Considering that I went the entire week thinking that the return flight departed at 7:00 a.m., the actual departure time of 9:30 didn't seem so bad. But in any event, L. and I got up Friday morning early enough to finish packing, eat breakfast, check out of the Inter-Continental and take a cab to the airport.
The first leg of the trip (Budapest to Paris) went well enough. We flew Air Malev, the Hungarian national carrier, which offered three seats port and two seats starboard and a surprising amount of leg room. What bothered me though, was that at check-in, we were given boarding passes all the way through to Atlanta, but were told that on the second leg (Paris to Atlanta) L. and I would not be able to sit together. We both had aisle seats, but not across the aisle from one another. The ticket agent said we could try requesting a change at the gate in Paris.
This seemed to bother L. a lot less than it bothered me. The second leg was a long flight (over eight hours) and I knew that Air France (our second carrier) packed people together like sardines, and if I was going to be pressed shoulder-to-shoulder with someone, I'd rather it be her than a stranger. L.'s position, however, was that it was better to have an aisle seat next to a stranger than to be stuck in a middle seat for eight hours, even in my esteemed company. "Well," I said, "let's at least see if we can get the aisle seats changed so we're across from each other, but I'd still like to be next to you."
"Whatever," was written all over her face.
We arrived at Paris around noon, and were told that since the flight was booked, no seats changes could be made for our 3:30 p.m. flight until 2:55, when any cancellations would be confirmed. We passed the time in a miserable self-service "restaurant" at Charles de Gaulle that smelled like jet fuel and spoiled chicken, and at the appointed time, I went to the gate to see about changing our seats.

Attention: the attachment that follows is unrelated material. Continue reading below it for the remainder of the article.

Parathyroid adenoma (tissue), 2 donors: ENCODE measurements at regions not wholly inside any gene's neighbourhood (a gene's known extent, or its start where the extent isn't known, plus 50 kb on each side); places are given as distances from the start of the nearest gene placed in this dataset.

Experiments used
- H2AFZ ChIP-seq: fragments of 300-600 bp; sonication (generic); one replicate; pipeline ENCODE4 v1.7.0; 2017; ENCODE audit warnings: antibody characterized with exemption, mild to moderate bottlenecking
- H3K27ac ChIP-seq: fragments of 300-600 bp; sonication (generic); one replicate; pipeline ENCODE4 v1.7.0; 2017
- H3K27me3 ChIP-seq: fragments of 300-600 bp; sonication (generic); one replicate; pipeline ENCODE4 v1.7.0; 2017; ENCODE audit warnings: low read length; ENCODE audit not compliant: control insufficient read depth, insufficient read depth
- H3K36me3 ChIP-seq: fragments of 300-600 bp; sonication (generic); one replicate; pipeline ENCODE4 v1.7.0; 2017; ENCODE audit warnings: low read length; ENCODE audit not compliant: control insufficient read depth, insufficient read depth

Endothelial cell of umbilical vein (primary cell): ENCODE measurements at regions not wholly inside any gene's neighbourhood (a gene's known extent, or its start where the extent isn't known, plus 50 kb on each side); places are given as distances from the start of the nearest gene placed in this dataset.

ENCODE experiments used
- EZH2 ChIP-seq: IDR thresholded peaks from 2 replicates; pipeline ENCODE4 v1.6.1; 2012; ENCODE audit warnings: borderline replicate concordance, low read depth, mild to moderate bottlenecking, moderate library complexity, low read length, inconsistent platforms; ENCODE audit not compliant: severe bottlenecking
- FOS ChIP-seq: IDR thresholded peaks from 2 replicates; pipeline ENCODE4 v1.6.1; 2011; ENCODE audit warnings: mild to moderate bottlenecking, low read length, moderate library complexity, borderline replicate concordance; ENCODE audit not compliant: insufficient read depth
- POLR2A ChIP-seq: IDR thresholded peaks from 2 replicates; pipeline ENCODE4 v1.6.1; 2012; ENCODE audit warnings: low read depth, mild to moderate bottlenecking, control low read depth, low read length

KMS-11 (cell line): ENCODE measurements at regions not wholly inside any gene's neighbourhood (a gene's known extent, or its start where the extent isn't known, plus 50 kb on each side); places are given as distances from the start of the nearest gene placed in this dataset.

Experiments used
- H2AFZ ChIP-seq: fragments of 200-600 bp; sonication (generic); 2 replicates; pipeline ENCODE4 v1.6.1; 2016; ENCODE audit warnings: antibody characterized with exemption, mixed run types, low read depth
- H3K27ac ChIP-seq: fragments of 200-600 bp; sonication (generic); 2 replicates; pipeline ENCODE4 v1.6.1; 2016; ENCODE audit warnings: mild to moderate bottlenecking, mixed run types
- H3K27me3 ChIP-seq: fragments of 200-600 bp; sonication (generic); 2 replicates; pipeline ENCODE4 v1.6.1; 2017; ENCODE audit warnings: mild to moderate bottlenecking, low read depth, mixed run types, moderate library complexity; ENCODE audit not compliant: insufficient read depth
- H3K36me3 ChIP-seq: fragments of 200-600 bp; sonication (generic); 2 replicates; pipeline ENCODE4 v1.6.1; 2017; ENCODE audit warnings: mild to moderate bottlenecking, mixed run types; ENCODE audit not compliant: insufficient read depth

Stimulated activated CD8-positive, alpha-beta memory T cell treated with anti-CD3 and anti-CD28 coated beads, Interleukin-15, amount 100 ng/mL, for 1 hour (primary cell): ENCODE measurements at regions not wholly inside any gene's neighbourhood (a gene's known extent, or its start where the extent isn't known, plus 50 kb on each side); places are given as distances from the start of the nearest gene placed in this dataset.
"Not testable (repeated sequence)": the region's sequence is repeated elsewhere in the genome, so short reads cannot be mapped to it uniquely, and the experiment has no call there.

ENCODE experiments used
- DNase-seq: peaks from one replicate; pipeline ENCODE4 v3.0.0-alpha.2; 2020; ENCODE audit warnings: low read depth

"I'm sorry, monsieur," the agent said. "The flight is overbooked. The only cancellation we have is for a center seat" which wasn't anywhere near either or our aisle seats and useless to us. I hadn't quite accepted this situation, which was going to have me squished up against some random passenger for the equivalent of a work day, but as we were boarding, the situation suddenly got even worse. L. and I were on parallel lines to board, and when she got to the boarding agent, she was told that her ticket had been "upgraded" to First Class. She had no idea why, although I suspected it was because her travel agent, not mine, arranged the flight. I tried to convince the boarding agent on my line that my seat should be upgraded as well, since we were traveling together, but to no avail. L. was going to be in the relative luxury of First Class, while I was confined to the Spartan accommodations of Coach.